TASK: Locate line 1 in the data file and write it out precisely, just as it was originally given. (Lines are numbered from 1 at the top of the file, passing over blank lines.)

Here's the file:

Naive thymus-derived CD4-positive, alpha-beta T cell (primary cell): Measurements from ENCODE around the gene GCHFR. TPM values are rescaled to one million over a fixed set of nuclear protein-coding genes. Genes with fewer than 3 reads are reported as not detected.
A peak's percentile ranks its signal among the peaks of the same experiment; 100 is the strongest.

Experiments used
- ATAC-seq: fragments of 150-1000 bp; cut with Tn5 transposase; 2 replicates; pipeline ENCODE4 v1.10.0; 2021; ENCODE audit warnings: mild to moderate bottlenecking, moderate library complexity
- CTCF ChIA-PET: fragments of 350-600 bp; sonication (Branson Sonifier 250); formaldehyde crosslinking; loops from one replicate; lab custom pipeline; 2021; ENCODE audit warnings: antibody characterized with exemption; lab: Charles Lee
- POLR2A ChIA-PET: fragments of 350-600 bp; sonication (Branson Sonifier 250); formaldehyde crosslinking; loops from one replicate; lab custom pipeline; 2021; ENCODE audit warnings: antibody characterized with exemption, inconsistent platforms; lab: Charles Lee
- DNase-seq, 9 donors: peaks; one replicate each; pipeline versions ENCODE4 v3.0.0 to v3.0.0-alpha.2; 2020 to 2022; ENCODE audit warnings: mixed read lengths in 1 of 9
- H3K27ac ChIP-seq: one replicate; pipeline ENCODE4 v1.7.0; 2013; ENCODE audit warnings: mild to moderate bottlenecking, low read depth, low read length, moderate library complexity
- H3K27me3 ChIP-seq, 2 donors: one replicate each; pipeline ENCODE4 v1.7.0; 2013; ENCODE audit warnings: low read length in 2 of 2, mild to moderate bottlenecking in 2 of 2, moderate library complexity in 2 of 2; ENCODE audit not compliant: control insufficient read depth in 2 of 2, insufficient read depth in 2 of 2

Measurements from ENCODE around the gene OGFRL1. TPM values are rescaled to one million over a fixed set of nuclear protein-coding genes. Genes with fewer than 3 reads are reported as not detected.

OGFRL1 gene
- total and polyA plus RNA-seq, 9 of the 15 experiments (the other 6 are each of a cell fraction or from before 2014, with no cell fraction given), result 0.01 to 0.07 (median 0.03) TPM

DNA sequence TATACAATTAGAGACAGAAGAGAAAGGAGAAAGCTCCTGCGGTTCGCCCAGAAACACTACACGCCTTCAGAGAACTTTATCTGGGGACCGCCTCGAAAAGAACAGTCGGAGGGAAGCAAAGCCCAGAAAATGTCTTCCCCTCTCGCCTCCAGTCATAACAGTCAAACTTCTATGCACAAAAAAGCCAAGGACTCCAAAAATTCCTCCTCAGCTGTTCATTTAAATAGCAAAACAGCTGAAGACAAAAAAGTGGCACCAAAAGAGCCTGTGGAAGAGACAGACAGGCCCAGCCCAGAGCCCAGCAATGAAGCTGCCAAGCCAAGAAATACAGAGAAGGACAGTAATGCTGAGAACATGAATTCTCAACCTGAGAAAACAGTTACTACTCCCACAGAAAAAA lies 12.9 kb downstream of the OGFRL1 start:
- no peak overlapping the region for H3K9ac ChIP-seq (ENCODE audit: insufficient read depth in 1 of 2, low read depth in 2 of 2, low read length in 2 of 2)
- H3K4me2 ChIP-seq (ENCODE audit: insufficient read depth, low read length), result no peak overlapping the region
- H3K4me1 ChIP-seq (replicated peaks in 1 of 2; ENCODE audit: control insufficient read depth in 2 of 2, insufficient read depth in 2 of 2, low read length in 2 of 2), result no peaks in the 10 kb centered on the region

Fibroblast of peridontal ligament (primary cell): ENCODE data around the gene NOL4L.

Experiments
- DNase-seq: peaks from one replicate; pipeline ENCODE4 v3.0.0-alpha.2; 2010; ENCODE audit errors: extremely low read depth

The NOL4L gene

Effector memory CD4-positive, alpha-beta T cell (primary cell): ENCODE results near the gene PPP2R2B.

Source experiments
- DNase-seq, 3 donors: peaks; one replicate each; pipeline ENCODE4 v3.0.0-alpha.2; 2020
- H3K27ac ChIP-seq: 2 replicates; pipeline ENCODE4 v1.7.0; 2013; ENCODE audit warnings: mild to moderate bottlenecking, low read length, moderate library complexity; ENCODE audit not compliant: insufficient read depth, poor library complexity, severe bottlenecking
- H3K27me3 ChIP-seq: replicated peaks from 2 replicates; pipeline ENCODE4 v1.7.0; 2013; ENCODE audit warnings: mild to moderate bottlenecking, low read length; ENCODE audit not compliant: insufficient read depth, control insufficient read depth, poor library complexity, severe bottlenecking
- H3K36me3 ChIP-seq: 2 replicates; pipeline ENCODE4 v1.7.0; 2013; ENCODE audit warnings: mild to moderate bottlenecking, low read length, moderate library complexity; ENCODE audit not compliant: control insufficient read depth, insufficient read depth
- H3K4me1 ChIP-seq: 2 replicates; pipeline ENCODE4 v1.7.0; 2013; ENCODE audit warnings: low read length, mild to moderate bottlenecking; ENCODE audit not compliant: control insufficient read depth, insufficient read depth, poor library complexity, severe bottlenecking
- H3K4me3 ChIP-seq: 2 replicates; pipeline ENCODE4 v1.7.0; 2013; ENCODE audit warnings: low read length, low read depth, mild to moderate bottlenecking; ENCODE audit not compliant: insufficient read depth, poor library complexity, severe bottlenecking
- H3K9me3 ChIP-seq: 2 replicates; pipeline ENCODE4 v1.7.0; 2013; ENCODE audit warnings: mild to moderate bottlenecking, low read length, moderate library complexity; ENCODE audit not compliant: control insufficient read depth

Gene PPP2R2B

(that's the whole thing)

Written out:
Naive thymus-derived CD4-positive, alpha-beta T cell (primary cell): Measurements from ENCODE around the gene GCHFR. TPM values are rescaled to one million over a fixed set of nuclear protein-coding genes. Genes with fewer than 3 reads are reported as not detected.